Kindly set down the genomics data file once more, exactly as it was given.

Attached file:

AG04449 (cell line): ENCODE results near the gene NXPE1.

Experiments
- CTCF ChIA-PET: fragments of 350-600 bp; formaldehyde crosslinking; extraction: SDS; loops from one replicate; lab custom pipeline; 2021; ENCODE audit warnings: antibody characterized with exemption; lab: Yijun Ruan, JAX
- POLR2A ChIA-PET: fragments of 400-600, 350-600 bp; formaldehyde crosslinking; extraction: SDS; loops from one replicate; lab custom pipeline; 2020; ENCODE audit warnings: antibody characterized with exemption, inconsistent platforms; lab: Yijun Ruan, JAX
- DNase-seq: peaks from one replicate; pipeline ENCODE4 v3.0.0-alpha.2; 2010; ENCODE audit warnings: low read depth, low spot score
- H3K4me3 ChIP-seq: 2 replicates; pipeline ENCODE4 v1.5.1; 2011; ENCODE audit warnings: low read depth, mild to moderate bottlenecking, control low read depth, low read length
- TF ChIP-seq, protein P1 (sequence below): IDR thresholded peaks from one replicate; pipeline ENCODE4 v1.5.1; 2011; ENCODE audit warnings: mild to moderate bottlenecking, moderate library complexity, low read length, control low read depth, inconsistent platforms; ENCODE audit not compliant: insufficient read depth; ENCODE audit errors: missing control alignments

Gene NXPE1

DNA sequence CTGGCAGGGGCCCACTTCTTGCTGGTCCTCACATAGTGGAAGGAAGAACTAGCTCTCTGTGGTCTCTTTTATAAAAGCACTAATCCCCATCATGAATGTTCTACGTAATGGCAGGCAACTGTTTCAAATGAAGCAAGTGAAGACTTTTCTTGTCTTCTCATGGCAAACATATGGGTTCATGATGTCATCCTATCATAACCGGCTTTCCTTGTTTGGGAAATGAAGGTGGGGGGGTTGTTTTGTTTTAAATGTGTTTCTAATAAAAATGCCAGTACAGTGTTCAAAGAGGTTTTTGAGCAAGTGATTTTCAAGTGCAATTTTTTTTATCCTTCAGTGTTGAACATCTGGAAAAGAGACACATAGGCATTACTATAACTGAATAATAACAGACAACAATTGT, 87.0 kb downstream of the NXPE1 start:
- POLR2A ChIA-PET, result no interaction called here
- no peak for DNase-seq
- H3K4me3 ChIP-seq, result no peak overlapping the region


AG04449 (cell line): ENCODE results near the gene NXPE1.

Experiments
- CTCF ChIA-PET: fragments of 350-600 bp; formaldehyde crosslinking; extraction: SDS; loops from one replicate; lab custom pipeline; 2021; ENCODE audit warnings: antibody characterized with exemption; lab: Yijun Ruan, JAX
- POLR2A ChIA-PET: fragments of 400-600, 350-600 bp; formaldehyde crosslinking; extraction: SDS; loops from one replicate; lab custom pipeline; 2020; ENCODE audit warnings: antibody characterized with exemption, inconsistent platforms; lab: Yijun Ruan, JAX
- DNase-seq: peaks from one replicate; pipeline ENCODE4 v3.0.0-alpha.2; 2010; ENCODE audit warnings: low read depth, low spot score
- H3K4me3 ChIP-seq: 2 replicates; pipeline ENCODE4 v1.5.1; 2011; ENCODE audit warnings: low read depth, mild to moderate bottlenecking, control low read depth, low read length
- TF ChIP-seq, protein P1 (sequence below): IDR thresholded peaks from one replicate; pipeline ENCODE4 v1.5.1; 2011; ENCODE audit warnings: mild to moderate bottlenecking, moderate library complexity, low read length, control low read depth, inconsistent platforms; ENCODE audit not compliant: insufficient read depth; ENCODE audit errors: missing control alignments

Gene NXPE1

DNA sequence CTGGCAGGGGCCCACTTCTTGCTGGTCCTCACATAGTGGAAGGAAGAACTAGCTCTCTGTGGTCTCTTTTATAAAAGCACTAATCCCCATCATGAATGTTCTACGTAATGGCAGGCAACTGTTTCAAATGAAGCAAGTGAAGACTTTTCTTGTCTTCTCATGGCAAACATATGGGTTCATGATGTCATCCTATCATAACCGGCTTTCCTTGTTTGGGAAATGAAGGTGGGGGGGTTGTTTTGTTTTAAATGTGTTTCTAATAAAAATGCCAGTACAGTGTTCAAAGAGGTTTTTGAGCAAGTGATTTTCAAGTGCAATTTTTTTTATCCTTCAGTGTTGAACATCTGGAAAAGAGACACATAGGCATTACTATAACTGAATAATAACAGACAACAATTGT, 87.0 kb downstream of the NXPE1 start:
- POLR2A ChIA-PET, result no interaction called here
- no peak for DNase-seq
- H3K4me3 ChIP-seq, result no peak overlapping the region